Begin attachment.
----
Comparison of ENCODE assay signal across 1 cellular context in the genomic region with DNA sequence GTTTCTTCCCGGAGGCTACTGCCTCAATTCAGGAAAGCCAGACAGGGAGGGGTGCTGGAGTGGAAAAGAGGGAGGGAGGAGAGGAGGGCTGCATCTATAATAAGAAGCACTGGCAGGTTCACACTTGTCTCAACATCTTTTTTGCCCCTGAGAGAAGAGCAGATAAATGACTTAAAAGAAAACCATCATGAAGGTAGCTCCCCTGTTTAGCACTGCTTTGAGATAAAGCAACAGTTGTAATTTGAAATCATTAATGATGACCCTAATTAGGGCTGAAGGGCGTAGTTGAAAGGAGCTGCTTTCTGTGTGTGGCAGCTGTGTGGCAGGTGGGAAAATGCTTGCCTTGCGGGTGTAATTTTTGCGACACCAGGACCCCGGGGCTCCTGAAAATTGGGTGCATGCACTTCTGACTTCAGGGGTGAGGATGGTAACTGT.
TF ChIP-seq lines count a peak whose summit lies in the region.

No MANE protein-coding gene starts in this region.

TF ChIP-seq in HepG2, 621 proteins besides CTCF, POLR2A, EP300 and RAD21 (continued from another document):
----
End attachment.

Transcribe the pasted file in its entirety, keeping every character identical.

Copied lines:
Comparison of ENCODE assay signal across 1 cellular context in the genomic region with DNA sequence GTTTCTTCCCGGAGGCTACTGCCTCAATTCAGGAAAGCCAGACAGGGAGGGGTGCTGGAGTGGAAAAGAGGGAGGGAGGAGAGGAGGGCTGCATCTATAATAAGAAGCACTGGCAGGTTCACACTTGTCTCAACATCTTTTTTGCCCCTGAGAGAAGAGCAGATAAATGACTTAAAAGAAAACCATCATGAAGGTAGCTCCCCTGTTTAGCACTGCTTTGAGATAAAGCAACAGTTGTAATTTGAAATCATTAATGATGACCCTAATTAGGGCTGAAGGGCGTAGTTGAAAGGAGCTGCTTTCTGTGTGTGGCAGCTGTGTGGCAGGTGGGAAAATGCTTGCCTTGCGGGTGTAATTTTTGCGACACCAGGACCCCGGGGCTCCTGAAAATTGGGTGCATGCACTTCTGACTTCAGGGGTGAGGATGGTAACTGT.
TF ChIP-seq lines count a peak whose summit lies in the region.

No MANE protein-coding gene starts in this region.

TF ChIP-seq in HepG2, 621 proteins besides CTCF, POLR2A, EP300 and RAD21 (continued from another document):